Dara Howell has rediscovered her drive and passion for freestyle skiing.
It took tearing her ACL and a year of painful rehab to get there.
Howell, the Olympic gold medallist in slopestyle from the Sochi Games in 2014, opened her freestyle season earlier this month with a bronze medal at a big air World Cup in Modena, Italy in her first competition since coming back from ACL surgery.
While the third-place finish was a welcome achievement, Howell said landing her jump during qualifying was a much more important step in her comeback.
"I think the qualification stage was the most emotional I've ever been in a contest — it was almost a bigger moment than Sochi," Howell said in a recent phone interview with The Canadian Press. "Even though it was just qualification, and compared to gold at the Olympics it sounds strange but it just (took) so much hard work to get there and to achieve that.
"Coming off ACL surgery I really had my eyes set on that first contest and ... I was really hopeful for a top-6 (finish) going in. So yeah, I think I exceeded my expectations and it was a great start to the season."
The Huntsville, Ont., native finished first in qualifying in Modena with a 90.5-point jump on her second run. She had failed to land her first attempt in the qualifier, knocking her confidence down a peg in the process.
"You kinda get that moment of: 'Oh my gosh. A year of this and I just fell on my first jump and I have one more shot at it and I don't know what's going to happen,'" Howell said. "But I had prepped as best as I could and really focused on doing what I could do, and doing it the best I could do it in that moment."
Howell was supposed to compete again this weekend in Austria at the Stubai slopestyle World Cup but bad weather forecasted for Friday and Saturday forced organizers to cancel the event on Wednesday.
The next big air World Cup runs Dec. 13-15 in Beijing. A slopestyle World Cup isn't scheduled until January, which is perhaps a welcome break for Howell.
The 25-year-old said she prefers the thrill of big air's single jump to the more elaborate slopestyle discipline that's split into two categories — a technical rail portion followed by a series of jumps.
"I've just struggled with rails for a long time," Howell said. "When I was coming up through the sport I focused a lot on jumps and just maintained the rails that I needed to. But kids coming up now they focus more on both so girls are just really good at rails, which is great, but I'm just a little bit scared of them."
Howell injured her knee 14 months ago during a big air jump at the Cardona World Cup in August 2018, forcing her to miss out on an entire freestyle season.
She said the first three to five months of her rehab were "definitely the most difficult," and while she kept training daily for an eventual comeback, she questioned whether she really wanted to return to the sport.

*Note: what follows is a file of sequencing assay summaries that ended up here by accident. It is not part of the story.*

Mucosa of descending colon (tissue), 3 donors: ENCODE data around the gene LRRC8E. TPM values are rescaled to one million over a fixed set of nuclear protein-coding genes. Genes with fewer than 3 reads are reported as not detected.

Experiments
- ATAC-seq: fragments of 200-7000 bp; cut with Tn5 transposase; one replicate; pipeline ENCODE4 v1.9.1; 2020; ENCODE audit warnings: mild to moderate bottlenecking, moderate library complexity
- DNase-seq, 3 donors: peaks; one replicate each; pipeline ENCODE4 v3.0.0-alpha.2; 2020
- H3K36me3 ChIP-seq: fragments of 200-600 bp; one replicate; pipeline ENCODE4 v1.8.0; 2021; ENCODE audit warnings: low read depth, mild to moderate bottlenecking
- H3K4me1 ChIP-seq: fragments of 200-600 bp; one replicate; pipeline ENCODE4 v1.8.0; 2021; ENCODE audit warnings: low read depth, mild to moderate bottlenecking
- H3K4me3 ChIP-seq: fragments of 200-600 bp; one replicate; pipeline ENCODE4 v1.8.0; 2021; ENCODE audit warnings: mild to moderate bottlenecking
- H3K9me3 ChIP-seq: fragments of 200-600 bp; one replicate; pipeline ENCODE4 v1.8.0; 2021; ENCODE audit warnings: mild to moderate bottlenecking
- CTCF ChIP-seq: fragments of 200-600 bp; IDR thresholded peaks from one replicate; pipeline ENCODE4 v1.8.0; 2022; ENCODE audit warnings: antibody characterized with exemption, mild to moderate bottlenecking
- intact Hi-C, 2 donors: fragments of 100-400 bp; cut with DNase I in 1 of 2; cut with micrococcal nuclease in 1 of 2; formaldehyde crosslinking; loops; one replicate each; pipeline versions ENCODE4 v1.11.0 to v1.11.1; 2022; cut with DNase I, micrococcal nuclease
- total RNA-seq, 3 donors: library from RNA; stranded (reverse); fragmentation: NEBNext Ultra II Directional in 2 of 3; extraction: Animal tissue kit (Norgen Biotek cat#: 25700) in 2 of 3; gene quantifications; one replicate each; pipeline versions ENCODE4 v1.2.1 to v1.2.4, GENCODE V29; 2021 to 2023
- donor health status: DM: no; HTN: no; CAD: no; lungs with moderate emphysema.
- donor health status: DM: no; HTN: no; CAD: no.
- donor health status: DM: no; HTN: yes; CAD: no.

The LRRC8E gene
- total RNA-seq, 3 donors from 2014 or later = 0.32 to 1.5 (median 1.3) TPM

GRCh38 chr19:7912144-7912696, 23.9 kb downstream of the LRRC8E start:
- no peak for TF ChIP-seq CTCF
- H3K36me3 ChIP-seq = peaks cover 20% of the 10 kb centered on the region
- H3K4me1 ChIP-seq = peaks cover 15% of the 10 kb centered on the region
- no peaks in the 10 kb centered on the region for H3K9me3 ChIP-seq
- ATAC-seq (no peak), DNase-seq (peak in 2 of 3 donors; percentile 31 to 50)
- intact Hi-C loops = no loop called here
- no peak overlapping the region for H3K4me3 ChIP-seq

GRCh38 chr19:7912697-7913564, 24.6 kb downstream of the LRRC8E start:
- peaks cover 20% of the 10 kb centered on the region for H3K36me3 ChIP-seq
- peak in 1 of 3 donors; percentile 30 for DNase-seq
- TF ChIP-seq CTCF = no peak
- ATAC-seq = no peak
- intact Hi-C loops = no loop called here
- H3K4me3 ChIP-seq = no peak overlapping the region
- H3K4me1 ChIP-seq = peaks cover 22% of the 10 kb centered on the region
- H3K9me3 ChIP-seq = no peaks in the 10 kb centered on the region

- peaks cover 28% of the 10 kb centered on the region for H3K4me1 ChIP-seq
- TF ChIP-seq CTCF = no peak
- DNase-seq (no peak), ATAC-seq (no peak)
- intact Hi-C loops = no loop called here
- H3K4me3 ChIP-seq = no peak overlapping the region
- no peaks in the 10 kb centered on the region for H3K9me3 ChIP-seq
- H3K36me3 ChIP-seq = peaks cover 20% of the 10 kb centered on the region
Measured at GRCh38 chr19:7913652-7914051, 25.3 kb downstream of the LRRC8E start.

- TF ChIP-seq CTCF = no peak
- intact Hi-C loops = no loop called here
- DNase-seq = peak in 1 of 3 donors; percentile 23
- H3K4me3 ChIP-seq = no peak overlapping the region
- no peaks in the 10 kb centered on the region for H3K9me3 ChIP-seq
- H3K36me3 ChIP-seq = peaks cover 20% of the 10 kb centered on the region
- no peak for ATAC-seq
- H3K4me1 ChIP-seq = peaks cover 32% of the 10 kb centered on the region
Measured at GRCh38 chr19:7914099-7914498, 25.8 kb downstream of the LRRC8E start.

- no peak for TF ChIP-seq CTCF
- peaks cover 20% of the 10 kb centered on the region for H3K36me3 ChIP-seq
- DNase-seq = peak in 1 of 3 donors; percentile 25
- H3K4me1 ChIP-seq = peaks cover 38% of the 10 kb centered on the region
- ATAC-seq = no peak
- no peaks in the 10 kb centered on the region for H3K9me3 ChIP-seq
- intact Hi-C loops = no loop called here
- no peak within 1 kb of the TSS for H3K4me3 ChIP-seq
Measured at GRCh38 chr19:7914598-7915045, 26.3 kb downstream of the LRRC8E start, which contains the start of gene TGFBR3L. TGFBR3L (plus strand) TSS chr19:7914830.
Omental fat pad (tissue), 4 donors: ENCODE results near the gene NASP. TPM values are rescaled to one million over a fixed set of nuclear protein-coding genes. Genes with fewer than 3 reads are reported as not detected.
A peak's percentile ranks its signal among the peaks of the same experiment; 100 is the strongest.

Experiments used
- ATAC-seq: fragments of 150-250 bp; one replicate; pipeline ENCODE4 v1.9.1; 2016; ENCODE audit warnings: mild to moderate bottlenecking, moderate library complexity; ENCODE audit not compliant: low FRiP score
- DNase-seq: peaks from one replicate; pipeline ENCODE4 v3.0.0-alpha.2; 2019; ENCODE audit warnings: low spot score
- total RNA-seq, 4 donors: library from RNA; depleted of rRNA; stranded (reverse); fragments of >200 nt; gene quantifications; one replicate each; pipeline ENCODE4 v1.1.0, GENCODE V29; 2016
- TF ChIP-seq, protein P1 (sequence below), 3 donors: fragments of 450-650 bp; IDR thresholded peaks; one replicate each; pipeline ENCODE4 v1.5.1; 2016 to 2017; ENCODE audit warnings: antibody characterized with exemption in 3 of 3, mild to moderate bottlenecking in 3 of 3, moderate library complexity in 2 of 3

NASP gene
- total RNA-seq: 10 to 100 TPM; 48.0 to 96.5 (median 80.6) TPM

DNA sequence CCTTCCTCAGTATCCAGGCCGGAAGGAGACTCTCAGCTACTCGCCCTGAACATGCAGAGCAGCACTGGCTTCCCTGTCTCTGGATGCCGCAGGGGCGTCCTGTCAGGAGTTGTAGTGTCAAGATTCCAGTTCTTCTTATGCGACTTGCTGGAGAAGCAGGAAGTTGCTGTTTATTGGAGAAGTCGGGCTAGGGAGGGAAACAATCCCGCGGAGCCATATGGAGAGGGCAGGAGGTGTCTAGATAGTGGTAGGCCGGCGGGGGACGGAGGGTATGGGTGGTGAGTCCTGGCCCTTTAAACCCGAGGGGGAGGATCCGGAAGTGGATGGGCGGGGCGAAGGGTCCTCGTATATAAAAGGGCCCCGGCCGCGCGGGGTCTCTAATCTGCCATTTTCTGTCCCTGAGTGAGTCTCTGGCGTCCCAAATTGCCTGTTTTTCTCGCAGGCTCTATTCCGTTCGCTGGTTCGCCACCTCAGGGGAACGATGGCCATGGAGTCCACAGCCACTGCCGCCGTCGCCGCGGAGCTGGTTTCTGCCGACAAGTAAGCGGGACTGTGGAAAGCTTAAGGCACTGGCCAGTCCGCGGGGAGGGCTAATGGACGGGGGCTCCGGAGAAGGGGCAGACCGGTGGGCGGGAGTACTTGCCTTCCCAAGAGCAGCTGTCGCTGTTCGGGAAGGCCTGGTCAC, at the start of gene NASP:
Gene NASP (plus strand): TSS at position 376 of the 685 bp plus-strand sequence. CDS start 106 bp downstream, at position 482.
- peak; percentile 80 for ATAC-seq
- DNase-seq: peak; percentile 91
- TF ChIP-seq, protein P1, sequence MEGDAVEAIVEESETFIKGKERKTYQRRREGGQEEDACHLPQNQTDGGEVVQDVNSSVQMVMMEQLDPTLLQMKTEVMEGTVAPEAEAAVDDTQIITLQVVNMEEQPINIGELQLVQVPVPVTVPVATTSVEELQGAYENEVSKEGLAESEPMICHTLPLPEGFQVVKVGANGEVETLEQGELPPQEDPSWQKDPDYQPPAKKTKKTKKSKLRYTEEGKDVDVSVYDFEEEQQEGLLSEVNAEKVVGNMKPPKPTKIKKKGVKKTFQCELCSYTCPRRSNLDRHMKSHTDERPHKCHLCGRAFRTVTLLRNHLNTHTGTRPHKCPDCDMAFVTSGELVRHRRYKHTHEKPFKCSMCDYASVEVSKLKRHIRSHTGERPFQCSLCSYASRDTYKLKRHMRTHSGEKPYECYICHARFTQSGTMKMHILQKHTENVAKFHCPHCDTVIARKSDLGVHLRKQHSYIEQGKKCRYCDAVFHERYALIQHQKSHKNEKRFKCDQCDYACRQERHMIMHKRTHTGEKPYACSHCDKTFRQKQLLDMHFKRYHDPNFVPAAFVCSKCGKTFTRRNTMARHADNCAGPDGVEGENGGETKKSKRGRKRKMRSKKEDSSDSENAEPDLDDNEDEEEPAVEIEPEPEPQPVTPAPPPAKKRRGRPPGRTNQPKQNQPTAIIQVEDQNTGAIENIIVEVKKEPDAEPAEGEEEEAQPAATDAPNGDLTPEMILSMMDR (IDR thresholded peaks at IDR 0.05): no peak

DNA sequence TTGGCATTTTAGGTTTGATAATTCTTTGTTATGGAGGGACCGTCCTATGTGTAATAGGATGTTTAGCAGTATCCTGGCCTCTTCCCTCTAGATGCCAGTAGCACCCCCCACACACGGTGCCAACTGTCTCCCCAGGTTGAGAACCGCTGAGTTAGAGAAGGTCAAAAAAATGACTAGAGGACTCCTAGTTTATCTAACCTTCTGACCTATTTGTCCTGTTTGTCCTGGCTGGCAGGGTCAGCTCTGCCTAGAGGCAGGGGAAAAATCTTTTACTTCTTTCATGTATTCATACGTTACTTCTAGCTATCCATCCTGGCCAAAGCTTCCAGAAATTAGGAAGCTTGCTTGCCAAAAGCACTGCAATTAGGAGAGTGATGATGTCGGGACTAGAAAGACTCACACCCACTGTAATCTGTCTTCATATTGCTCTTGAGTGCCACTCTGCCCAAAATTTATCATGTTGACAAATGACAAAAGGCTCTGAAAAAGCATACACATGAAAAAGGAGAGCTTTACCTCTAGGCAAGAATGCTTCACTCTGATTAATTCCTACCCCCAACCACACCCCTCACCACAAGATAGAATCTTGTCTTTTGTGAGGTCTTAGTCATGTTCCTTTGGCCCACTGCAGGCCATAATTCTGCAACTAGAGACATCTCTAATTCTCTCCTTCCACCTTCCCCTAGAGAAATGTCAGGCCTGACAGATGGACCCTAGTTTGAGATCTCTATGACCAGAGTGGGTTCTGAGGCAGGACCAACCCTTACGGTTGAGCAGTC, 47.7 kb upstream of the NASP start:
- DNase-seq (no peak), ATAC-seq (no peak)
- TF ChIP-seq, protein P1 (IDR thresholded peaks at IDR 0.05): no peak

"One of my friends said to me: 'Why are you training so hard if you're not sure you're going to go back?' And I really had to think about that for a while," Howell said. "It was that moment that turned it all for me. I was putting in that work every single day and I said to myself: 'I am good at this, I can do this, and I want to do this again.'
"That really put my focus back on track."
Howell made history at Sochi in 2014 — the year slopestyle made its Games debut — as the first athlete to be crowned Olympic champion in the discipline.
But Howell, then just 19 years old, struggled to manage her sudden fame when she returned to Canada as an Olympic gold medallist and took a two-year break from the sport.
She came back in 2017, in preparation for the 2018 Olympics in Pyeongchang, where she finished 21st.
"I was young, I felt I didn't handle things well," Howell said of her two-year hiatus. "I felt the pressure on myself overwhelming and it took skiing away from me in the sense that I was doing it not for myself and not because I enjoyed it, so it made sense to step away.
"I don't regret it because it's led me to where I am now, but I was in my peak and I might have been able to carry that forward, or I could have gotten injured on the hill, who knows?
"But I think it was this (ACL) injury that really led me back to my passion for skiing and my competitive drive."
With ski big air added to the Olympic program for 2022 (the snowboarding version of the event debuted in Pyeongchang in 2018), Howell now has another motivator to keep her in the sport.
She will be 27 by the next Olympic Games — she joked that her teammates already call her "Grandma D" — but Howell is committed to competing in both slopestyle and big air at Beijing.
"I want to be the best and having big air as an Olympic sport drives me into 2022," Howell said. "It's a new opportunity to push myself even more and see what happens."
This report by The Canadian Press was first published Nov. 21, 2019.
Melissa Couto, The Canadian Press